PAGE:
Goodwood Recoveries Ltd v Breen

JurisdictionEngland & Wales
JudgeLord Justice May,Lord Justice Rix
Judgment Date19 April 2005
Neutral Citation[2005] EWCA Civ 414
Docket NumberCase No: B2/2004/1175
CourtCourt of Appeal (Civil Division)
Date19 April 2005
Goodwood Recoveries Ltd
William Peter Breen
Willam Peter Breen
Michael Robert Slater

[2005] EWCA Civ 414


Lord Justice May and

Lord Justice Rix

Case No: B2/2004/1175





Royal Courts of Justice

Strand, London, WC2A 2LL

Mr Thomas Graham (instructed by Messrs Stitt & Co) for the Respondent

Mr Nicholas Bacon (instructed by Messrs Butcher Burns) for the Appellant

Lord Justice Rix



This appeal concerns a costs order made by a trial judge against a third party under the general power now contained in subsection (3) of the reformulated section 51 of the Supreme Court Act 1981: see Aiden Shipping Co Ltd v. Interbulk Ltd (The Vimeira) [1986] 1 AC 965, where it was subsection (1) of the earlier form of section 51 which was in issue. I shall refer to section 51(3).


The costs order was made against the appellant, Mr Michael Slater, in circumstances where the judge described him as playing the parts of director, shareholder, company secretary, solicitor and investigator and only witness for the claimant. The claim which has given rise to the litigation and to the costs in question was purchased by Mr Slater's company and pursued by him in the name of his company (which he owned together with his wife). The judge had harsh things to say of Mr Slater's conduct in the course of the proceedings, finding that he had been dishonest in failing to disclose a key document, had lied in his evidence, and had attempted by means of an "intimidating and grossly improper letter" to persuade a witness from coming from overseas to give evidence at trial in favour of the defendant. The judge found that he had personally conducted the litigation as he thought fit both before and after the purported sale of the claimant company to another party. However, the judge did not find that he had funded the litigation, other than, it has to be said, arranging on his company's behalf a conditional fee arrangement with the firm of solicitors to which he was himself a consultant and in whose name he conducted the litigation himself. The judge suspended his judgment as to whether Mr Slater did or did not have a bona fide belief in the claim.


Against this unpromising background, none of which is disputed, Mr Nicholas Bacon has submitted on Mr Slater's behalf that the judge was not entitled to make him liable for the whole of the costs of the unsuccessful action, on the twin grounds that (1) it requires exceptional conduct to render a director liable for his company's litigation costs; and (2) such improper conduct as may exceptionally justify an order for costs against a director must be the effective cause of the incurring of the costs in question. Mr Bacon submits that in the present case it is critical that the judge did not make a finding of initial bad faith against Mr Slater; and that the conduct during the course of the litigation which was the subject of judicial criticism did not cause any costs other than the costs of an adjournment during the trial, for which the claimant's solicitors had already accepted financial responsibility.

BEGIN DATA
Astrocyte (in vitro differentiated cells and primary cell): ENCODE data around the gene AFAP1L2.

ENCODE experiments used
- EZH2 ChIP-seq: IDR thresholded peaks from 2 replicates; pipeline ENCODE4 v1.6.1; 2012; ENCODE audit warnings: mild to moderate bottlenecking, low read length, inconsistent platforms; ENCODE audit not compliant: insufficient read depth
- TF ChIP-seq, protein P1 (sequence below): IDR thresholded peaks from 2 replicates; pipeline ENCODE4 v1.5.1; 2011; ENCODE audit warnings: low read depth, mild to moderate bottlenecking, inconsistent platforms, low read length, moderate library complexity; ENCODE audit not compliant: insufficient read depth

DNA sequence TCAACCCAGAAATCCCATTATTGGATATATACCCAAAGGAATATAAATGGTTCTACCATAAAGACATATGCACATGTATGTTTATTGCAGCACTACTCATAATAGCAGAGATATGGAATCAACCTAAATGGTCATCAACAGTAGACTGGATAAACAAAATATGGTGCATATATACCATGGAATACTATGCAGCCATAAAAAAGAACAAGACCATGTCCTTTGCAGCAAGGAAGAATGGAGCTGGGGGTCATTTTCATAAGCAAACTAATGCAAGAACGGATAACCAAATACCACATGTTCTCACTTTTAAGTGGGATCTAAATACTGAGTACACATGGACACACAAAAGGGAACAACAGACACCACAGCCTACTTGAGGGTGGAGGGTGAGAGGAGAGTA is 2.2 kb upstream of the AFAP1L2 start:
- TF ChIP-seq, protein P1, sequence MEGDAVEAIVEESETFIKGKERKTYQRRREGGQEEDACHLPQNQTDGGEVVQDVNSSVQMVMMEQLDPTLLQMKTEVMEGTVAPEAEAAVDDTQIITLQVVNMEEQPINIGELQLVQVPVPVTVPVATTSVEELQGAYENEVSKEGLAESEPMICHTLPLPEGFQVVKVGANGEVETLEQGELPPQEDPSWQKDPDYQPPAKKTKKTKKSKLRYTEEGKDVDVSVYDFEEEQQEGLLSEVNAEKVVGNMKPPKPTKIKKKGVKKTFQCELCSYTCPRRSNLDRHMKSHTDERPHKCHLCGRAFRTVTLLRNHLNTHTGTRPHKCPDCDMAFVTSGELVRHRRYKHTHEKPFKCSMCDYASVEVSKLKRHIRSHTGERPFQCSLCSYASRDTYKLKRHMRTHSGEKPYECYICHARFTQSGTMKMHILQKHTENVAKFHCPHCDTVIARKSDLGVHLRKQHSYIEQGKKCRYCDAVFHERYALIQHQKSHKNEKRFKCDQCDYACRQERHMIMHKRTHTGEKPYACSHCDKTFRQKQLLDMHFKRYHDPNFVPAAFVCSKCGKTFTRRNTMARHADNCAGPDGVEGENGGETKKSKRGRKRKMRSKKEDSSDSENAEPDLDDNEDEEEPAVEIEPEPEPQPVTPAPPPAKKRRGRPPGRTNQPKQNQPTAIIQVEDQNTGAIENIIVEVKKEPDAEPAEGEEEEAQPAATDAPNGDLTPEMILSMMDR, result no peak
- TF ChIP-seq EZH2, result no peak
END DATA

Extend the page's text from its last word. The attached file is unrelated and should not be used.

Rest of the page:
On behalf of the defendant at trial and respondent to this appeal, Mr William Breen, it is submitted that the judge's order was justified; and, by a respondent's notice, that the judge should in any event have found that Mr Slater never had any bona fide belief in the claim.


Before returning to the parties' competing submissions and to the authorities which bear on them, I shall have to set out the factual background to them. This falls into four parts: the background to the claim against Mr Breen; Mr Slater's interest in it; the merits of the litigation against Mr Breen; Mr Slater's conduct of that litigation.

The background to the claim against Mr Breen


Back in the 1990s Mr Breen carried on business as a civil engineering and groundwork contractor through his company, W P Breen Ltd ("Breen Ltd"). He used to hire plant and machinery from Macloy Groundworks Ltd ("Macloy Ltd"), where a Mr Molloy was a director and a Mr McHale also played a major role.


In the latter part of 1998 both Breen Ltd and Macloy Ltd were facing financial difficulties. Macloy Ltd engaged a firm of solicitors, Butcher Burns, who had been introduced to them by their accountants and were not the solicitors who ordinarily acted for them, to obtain payment from Breen Ltd. Mr Slater was a consultant solicitor with Butcher Burns. After Breen Ltd had managed to pay off £20,000 of a larger debt, Mr Breen was prevailed upon by Butcher Burns (although not on this occasion acting through Mr Slater) to give a personal guarantee on 16 October 1998 for the then outstanding debt, inclusive of Butcher Burns' alleged fees, in the sum of £16,700.